Step Four – Adding the Detail
Once the handprints were good and dry, I started adding the details with some simple cardstock cut outs. First I made the green hair by cutting a small rectangle of green cardstock for each side of the witch’s head. I carefully cut several narrow strips ensuring that I did not cut all the way to the top. I curled the hair upwards by wrapping it around a pencil to give it some dimension and then glued it to each side using a glue stick. Next I cut out the witch’s hat in two pieces – a triangle with a curved point for the hat and a simple oval for the brim. By cutting it out in two pieces, I was able to position it on the witch’s head at just the right angle and attach it with my glue stick.
Next for the face… I made the white circles for the eyes using a paper punch and adding the pupils with a black marker. I also added eyelashes with the black marker to give it some personality. I cut an oblong piece of green card stock for the nose, attached it with the glue stick, and added a mole with my black marker. I drew a simple mouth freehand with the black marker as well.
I cut a small curved band for the hat using the same pink glitter cardstock that I was planning to use for the frame and attached in to the hat just above the brim using my glue stick. The finishing touch was to glue a coordinating pom pom to the end of the witches hat for an extra touch of pink. Voila! A pink witch!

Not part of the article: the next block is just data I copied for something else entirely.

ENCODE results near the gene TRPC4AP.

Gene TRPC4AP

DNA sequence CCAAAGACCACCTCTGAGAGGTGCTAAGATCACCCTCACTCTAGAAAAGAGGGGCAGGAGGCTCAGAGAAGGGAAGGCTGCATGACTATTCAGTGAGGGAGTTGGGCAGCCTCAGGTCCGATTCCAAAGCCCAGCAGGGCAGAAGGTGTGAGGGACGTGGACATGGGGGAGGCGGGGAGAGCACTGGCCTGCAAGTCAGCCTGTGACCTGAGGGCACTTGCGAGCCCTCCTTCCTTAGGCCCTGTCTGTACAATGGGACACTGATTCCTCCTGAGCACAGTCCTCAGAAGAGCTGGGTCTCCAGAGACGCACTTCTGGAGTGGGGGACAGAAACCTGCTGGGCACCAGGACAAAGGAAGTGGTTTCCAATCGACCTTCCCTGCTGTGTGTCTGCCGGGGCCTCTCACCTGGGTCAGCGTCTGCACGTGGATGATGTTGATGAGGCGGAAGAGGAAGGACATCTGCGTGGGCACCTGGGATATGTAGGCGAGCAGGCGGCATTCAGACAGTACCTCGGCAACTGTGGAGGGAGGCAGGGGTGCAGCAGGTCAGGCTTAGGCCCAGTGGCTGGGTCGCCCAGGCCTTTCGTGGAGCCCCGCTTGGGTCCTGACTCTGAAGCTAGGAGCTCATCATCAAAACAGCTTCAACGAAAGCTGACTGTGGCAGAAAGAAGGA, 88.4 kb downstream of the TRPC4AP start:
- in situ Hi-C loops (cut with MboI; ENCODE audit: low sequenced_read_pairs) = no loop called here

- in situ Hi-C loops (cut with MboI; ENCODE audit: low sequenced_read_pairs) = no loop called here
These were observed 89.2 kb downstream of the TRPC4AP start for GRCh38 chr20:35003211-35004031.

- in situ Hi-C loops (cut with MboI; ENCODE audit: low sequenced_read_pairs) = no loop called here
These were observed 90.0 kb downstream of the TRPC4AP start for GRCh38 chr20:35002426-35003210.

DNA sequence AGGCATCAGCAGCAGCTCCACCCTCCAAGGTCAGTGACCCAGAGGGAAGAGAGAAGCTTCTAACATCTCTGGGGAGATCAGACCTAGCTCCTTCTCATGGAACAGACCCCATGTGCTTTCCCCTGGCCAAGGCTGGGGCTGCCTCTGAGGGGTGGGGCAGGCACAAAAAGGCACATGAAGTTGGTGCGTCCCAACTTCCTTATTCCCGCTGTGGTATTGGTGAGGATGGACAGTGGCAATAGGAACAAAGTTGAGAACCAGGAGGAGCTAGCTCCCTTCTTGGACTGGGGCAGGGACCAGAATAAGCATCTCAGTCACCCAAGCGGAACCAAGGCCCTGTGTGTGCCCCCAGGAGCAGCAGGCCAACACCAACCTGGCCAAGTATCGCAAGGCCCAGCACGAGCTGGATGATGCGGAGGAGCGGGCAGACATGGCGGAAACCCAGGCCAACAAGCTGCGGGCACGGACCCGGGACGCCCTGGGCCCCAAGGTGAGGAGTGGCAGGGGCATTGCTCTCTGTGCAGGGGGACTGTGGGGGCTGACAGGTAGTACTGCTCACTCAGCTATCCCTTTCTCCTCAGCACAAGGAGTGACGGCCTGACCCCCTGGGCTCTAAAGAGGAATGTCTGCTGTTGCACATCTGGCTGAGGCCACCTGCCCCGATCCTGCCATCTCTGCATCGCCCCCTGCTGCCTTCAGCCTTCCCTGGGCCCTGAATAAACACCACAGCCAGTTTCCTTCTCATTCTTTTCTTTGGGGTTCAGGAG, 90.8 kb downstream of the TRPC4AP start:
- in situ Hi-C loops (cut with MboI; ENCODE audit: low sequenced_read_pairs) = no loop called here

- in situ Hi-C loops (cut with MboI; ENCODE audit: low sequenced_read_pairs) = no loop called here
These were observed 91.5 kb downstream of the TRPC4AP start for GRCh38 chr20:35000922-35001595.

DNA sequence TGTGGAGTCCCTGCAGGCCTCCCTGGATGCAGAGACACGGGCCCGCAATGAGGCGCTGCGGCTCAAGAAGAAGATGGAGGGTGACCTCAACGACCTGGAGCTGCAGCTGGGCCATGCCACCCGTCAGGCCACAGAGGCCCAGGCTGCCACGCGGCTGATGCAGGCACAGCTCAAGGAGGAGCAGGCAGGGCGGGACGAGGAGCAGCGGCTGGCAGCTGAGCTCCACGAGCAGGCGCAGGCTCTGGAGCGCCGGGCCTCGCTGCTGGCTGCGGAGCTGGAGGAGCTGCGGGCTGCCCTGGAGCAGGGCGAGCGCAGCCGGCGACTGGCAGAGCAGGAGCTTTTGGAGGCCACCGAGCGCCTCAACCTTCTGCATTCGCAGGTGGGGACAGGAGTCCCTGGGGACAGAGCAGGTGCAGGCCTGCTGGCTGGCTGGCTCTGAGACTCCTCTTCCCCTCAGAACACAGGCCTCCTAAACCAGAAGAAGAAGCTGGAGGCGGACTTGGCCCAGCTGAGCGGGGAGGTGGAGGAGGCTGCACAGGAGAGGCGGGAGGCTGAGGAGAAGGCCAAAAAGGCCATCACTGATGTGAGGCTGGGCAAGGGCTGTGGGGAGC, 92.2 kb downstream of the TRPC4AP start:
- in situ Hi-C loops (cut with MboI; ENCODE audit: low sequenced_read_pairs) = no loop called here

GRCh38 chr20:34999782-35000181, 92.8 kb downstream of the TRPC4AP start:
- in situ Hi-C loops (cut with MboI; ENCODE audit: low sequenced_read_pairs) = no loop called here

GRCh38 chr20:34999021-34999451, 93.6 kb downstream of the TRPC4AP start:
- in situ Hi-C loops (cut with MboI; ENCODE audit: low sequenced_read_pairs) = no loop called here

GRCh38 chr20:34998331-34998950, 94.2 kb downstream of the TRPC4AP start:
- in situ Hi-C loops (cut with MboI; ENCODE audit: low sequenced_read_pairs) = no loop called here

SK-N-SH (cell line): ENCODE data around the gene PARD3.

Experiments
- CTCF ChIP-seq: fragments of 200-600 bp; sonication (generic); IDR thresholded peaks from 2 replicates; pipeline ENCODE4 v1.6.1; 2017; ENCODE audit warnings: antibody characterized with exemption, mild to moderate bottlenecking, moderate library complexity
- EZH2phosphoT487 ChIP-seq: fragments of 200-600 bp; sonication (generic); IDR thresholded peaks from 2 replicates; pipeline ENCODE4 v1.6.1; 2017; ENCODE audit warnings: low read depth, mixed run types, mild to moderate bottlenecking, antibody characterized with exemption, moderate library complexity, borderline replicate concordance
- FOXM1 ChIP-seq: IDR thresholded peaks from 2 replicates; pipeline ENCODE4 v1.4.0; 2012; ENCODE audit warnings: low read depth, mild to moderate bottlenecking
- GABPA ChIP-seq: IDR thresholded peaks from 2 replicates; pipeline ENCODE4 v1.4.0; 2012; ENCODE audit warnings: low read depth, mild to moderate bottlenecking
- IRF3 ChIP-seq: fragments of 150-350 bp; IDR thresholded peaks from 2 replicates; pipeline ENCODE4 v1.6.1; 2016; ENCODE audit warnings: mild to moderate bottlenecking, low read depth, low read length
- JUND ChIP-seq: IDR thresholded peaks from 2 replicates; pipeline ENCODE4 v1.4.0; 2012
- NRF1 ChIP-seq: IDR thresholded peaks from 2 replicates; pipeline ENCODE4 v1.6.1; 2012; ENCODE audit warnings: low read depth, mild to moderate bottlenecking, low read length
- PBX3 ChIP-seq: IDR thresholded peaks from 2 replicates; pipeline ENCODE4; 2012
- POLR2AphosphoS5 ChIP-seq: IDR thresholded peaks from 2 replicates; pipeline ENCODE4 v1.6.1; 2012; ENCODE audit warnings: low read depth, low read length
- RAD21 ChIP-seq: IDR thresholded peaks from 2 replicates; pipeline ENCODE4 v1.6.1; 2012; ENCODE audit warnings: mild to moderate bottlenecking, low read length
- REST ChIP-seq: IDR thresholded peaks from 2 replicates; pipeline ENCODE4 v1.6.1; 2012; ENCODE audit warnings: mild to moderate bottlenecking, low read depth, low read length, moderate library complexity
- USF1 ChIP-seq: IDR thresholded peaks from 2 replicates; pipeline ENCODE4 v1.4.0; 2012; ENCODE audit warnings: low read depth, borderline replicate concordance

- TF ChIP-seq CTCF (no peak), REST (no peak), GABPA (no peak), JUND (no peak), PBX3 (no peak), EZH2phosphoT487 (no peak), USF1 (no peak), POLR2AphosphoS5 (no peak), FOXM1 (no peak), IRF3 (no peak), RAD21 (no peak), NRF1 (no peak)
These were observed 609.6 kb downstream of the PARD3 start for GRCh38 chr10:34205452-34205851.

Step Five – Framing
Using my paper cutter, I trimmed up my pink witch to my desired size and cut a square of the hot pink glitter cardstock just slightly bigger than the print to act as a frame. I attached the print to the frame using just a few dabs of glue stick or some double stick tape. Don’t forget to finish the project by adding your child’s name and their age or the year somewhere on the print.
I am a sucker for hand and footprint art – I just can’t get enough. My girls have come home from child care with some adorable projects over the years. Awhile back I asked their teachers if they had any tricks for getting such great prints from even the littlest kids. They told me they teach the toddlers to give them high fives and practice it regularly in the classroom. Then when it comes to making a handprint they simply tell the child to give a “high five” and the child knows just what to do. How clever! My kids have gotten so used to doing these kinds of projects that they know the drill without much fuss or mess.
And now for the pink witch costume! Do yourself a favor a check out the Oriental Trading website if you are looking for a costume or accessory. The have a great selection for kids and adults of all ages! Seriously, how cute is this witch costume?!?
If you have never visited the Oriental Trading site, you are missing out on a great resource for all your holiday, party and entertaining needs. From toys and games to party decorations and tableware to great craft supplies, Oriental Trading has something for everyone! Check out their amazing Halloween Headquarters page for great party themes, favors, accessories, tableware, decorations and more to help make all of your Halloween celebrations a success. There are so many darling crafts, gifts and games too. Oriental Trading also has a fun blog page full of recipes, party ideas, tablescapes, crafts, educational activities and more. Looking for a deal at Oriental Trading? Visit their coupon page for the latest sales.
There you have it, my friends. A great pink witch costume and a darling pink witch handprint art project to go with it. We are ready for Halloween over here – that is unless, of course, this is the year that Ava changes her mind at the last minute. Let’s hope not! I would love to hear from you in the comment section about your plans for Halloween costumes this year. Wishing you and your little monsters a fun filled Halloween holiday! Xoxo, -Cristina